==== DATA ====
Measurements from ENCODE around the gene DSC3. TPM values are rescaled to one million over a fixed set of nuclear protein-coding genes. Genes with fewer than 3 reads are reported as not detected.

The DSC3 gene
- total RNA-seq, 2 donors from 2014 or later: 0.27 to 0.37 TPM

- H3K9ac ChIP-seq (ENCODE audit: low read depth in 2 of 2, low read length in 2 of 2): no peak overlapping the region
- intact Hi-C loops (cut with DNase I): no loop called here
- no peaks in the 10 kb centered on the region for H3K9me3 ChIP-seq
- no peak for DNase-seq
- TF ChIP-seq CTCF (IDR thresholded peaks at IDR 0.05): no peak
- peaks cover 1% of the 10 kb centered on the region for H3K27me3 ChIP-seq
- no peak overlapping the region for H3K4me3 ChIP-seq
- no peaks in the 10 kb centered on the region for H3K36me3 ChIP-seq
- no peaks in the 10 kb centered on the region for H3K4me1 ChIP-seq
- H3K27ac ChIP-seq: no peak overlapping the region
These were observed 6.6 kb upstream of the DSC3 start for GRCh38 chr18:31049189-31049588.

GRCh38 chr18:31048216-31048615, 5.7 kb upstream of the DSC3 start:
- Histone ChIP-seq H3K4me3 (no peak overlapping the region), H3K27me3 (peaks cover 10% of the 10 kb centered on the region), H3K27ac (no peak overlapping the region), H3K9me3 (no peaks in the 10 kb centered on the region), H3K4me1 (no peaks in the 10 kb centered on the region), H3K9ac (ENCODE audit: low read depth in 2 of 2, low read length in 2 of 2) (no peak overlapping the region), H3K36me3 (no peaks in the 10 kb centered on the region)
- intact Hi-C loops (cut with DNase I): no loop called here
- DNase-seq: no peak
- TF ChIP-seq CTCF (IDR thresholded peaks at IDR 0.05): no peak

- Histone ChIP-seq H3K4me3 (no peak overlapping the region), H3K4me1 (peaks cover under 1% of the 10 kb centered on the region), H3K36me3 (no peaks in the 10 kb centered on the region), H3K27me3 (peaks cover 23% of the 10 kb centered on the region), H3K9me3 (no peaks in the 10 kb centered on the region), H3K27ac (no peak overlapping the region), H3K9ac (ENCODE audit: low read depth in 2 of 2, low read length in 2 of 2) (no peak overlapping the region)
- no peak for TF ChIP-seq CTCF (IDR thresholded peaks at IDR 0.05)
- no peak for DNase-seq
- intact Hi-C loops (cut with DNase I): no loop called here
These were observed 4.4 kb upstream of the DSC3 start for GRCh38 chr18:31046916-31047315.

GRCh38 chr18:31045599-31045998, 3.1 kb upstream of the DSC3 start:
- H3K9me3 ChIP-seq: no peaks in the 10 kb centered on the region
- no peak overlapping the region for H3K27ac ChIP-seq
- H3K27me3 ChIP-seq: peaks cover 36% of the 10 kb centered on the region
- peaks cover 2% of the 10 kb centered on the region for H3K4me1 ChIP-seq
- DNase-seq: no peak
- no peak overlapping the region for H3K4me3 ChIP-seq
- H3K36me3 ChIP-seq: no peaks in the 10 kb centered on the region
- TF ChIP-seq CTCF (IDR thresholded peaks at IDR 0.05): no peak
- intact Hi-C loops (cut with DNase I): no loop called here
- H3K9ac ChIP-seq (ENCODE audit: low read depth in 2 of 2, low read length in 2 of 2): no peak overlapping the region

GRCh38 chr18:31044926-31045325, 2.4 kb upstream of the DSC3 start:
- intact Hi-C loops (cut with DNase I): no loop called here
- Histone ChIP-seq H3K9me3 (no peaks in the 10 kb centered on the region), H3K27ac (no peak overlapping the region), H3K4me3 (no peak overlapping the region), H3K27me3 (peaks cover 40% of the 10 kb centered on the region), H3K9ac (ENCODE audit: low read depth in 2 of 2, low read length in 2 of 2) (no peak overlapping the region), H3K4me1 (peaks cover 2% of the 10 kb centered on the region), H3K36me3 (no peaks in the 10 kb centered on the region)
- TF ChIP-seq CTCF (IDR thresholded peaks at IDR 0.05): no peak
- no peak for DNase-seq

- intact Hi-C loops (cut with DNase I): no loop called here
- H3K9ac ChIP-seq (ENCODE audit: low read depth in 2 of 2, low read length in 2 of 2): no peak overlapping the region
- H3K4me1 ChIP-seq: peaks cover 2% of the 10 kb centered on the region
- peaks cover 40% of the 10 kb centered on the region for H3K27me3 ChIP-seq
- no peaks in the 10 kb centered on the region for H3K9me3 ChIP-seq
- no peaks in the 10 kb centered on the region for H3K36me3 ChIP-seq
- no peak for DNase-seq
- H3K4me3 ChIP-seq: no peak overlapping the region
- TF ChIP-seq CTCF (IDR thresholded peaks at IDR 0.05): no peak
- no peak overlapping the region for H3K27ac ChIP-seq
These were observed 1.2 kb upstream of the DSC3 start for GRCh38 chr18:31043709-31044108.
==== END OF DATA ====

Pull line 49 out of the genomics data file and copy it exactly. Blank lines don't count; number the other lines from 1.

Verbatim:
- TF ChIP-seq CTCF (IDR thresholded peaks at IDR 0.05): no peak